Administrative Justice Coordinator David Goldin: A Life in Public Service

David Goldin, Administrative Justice Coordinator

The 2005 City Charter Revision Commission proposed a Charter amendment to require the Mayor and the Chief Judge of the Office of the Administrative Trials and Hearings to create a code of ethics for the over 500 administrative law judges and hearing officers in the City’s administrative tribunals. At the time it was unclear to what extent the State Code of Judicial Conduct applied to and could be enforced against ALJs. The proposition passed, and in 2006 Mayor Bloomberg created the Office of the Administrative Justice Coordinator and appointed David Goldin as its head. Working with the Law Department and the Conflict of Interest Board, Goldin oversaw the creation of rules of conduct that ALJs use today.

Goldin was born and raised in New York City. Both of his parents were psychiatrists, which originally led him toward the related field of sociology. He attended three years of graduate school before switching his focus and graduating from Yale Law School. He found that law brought together a number of intellectual activities he was interested in, especially logic, argument, data organization and solution seeking.

After Yale, Goldin clerked for Judge Jose A. Cabranes in the U.S. District Court for the District of Connecticut, before Judge Cabranes was appointed to the Second Circuit. After the clerkship Goldin moved back to New York City where he worked in private practice first for Debevoise & Plimpton in the firm’s general litigation department, and then Vladeck, Waldman, Elias & Engelhard in the firm’s employment labor division.

Goldin moved into the public sector in 1989, serving as Assistant Corporation Council in the Law Department’s affirmative litigation division. In ten years at the Law Department, Goldin was heavily involved in several landmark cases. In the early 1990s, the City sued the Commerce Department alleging a systematic bias leading to an undercounting in the 1990 decennial census and seeking to compel the use of the statistical adjustment, which received a high level support because of its use in other Commerce models. While the Supreme Court did not compel the adjustment, the suit had a significant impact on how the Commerce Department would later conduct the census and litigation arising from those decisions.

Goldin and the Law Department also participated as a co-plaintiff in the important school funding case in which the Campaign for Fiscal Equity and the City challenged the constitutionality of the state’s public school financing. The City’s claim was dismissed early on, but the Law Department continued to provide legal support to the plaintiffs who eventually won the case. As a result of that litigation, the Court of Appeals ruled that the New York State Constitution requires the State to offer all children a “sound basic education.”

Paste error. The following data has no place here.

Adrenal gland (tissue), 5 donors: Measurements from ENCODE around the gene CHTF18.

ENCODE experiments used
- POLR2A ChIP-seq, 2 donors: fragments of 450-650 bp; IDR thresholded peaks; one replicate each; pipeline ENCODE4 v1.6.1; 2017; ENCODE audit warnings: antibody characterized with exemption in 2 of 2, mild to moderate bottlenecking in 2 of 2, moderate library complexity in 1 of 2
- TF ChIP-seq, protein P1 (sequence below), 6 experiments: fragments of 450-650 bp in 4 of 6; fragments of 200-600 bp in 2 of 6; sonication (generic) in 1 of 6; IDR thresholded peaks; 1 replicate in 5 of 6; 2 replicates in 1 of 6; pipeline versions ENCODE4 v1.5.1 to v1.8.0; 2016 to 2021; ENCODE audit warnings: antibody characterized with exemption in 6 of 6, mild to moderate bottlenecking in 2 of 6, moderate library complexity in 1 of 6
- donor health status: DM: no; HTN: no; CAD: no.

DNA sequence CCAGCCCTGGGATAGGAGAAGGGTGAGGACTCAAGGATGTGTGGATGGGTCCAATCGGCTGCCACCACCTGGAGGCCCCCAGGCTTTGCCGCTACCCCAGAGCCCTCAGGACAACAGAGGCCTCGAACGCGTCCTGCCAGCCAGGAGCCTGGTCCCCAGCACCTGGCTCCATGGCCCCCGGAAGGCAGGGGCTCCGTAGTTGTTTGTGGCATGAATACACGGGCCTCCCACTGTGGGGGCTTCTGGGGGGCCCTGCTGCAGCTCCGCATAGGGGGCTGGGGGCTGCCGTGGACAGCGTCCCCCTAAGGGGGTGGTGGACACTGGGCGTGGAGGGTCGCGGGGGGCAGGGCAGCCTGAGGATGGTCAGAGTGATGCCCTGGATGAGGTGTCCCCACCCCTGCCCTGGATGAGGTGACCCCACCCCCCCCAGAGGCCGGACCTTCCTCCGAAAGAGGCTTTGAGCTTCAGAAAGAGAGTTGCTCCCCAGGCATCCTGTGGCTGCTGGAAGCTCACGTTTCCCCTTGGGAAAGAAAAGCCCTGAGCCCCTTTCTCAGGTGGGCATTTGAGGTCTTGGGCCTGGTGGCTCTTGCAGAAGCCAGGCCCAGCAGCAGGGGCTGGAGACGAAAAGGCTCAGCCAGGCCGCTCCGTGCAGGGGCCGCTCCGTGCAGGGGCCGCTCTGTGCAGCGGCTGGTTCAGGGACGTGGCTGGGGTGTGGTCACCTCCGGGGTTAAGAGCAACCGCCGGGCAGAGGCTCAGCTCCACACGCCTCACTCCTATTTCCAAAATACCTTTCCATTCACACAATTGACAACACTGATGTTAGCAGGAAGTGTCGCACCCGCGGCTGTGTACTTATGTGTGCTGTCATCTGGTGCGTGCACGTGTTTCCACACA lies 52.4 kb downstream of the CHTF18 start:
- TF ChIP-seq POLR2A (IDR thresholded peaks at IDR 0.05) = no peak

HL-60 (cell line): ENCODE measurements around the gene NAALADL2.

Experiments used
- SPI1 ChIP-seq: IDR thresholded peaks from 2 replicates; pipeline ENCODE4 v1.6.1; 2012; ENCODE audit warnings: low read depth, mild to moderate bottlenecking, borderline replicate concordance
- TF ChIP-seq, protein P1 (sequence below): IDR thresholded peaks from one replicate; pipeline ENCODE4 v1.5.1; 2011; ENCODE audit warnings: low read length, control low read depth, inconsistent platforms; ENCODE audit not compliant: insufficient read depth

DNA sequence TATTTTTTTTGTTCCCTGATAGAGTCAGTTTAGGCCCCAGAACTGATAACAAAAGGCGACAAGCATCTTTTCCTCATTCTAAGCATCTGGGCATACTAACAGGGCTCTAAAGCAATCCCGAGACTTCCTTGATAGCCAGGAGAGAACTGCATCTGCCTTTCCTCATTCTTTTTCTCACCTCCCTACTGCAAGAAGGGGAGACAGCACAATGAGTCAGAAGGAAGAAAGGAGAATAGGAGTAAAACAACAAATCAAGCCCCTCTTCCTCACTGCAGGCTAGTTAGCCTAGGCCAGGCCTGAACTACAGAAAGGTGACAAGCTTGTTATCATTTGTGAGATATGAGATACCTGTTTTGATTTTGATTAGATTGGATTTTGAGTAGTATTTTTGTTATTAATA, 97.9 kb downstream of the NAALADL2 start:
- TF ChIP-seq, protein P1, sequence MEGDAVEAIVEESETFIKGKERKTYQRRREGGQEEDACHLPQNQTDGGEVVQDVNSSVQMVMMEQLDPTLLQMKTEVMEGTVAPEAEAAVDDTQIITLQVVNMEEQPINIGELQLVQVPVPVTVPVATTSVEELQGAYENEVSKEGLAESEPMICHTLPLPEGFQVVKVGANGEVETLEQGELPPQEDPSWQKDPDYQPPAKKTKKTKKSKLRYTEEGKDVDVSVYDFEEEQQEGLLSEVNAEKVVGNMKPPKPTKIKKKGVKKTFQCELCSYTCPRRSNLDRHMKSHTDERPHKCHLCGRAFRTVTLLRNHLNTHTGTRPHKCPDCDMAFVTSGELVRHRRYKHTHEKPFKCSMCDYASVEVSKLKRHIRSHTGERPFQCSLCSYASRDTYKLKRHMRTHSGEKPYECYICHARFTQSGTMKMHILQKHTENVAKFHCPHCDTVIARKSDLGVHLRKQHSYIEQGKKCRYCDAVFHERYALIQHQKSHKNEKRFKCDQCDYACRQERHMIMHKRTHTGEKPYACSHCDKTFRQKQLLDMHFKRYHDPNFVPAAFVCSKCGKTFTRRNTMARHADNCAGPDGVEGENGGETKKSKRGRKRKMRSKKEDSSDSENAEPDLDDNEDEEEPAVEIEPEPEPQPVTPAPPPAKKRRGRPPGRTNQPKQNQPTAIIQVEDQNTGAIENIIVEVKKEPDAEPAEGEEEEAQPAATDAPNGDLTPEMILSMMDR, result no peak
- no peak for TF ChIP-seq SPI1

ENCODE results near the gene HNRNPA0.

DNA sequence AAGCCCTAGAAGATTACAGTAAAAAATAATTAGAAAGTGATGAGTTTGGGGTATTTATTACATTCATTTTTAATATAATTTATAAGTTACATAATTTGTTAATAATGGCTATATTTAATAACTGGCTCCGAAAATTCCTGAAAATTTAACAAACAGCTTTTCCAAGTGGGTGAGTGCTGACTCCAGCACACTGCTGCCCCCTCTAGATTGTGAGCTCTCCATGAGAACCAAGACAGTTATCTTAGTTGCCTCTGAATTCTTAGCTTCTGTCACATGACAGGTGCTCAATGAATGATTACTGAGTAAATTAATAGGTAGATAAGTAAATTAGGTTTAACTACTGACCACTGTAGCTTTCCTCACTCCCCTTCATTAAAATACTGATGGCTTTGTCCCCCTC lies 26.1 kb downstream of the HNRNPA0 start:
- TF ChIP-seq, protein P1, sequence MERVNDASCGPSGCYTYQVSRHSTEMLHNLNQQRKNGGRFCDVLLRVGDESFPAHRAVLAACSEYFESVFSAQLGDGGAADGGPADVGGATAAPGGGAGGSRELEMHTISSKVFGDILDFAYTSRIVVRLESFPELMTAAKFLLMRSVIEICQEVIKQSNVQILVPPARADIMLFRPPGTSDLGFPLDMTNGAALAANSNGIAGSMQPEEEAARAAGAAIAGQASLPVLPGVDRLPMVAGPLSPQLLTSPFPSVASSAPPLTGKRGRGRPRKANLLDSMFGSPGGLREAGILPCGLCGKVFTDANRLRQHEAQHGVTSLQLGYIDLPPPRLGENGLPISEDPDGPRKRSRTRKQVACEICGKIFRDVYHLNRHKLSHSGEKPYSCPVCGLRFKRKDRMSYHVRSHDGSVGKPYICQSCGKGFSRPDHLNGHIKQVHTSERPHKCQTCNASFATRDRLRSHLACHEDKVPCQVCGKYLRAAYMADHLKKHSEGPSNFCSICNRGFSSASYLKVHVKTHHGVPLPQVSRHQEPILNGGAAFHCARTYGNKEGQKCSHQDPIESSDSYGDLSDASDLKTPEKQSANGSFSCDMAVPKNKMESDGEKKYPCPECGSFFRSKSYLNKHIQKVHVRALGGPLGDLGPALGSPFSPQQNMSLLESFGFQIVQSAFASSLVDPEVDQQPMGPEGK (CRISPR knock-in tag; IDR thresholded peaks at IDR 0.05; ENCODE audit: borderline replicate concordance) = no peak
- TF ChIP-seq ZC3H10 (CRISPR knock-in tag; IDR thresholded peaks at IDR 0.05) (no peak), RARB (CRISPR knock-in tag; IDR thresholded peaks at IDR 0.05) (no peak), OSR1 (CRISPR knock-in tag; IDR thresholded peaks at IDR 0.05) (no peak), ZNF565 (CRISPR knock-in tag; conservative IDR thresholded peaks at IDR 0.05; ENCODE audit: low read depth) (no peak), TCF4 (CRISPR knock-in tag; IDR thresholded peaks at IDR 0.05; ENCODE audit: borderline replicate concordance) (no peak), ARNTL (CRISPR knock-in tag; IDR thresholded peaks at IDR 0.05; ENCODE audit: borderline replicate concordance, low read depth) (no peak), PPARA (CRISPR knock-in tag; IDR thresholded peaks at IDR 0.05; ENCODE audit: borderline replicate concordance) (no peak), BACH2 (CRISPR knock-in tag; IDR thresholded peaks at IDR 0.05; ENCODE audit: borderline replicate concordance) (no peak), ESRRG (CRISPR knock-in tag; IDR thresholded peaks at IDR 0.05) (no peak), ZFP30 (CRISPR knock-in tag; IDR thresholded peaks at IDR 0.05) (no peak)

Since his appointment as Administrative Justice Coordinator, Goldin has been instrumental in the consolidation of administrative cases under the Office of the Administrative Trials and Hearings. This major effort to modernize the City’s administrative tribunals began with Council legislation which transferred cases involving the Departments of Sanitation, Building, Fire and Transportation from the Environmental Control Board to OATH. The 2010 City Charter Revision Commission then proposed an amendment enabling the Mayor to continue the consolidation via executive order. The Mayor has since transferred cases from the Department of Health and Mental Hygiene, the Taxi and Limousine Commission, and the Business Integrity Commission to OATH.

With the initial stages of consolidation complete, Goldin has turned his attention to how City agencies process summonses and case tracking. In September 2016, under the auspices of the Mayor’s Office, Goldin helped generate a comprehensive report analyzing the quality of summonses issued and how to improve them. The report graphed the quality of summonses over a three year period and noted that dismissals of charges returnable to OATH have been reduced from 9.8 percent to 8.4 percent—a reduction that represents thousands of cases. The report also laid out the forthcoming and aptly named Environmental Coordination Statistics, or ECoStat—designed to provide enforcement agencies with extensive data analysis to help improve the quality of the summonses that they issue.

Goldin has found his public service tremendously rewarding. As the Administrative Justice Coordinator he faces today a very different set of challenges from those he faced ten years ago. For those thinking of entering the public sector, Goldin is encouraging and points out that public service is how real and lasting changes get made.

By: Jonathon Sizemore (Jonathon is the CityLaw Fellow and a New York Law School Graduate, Class of 2016).

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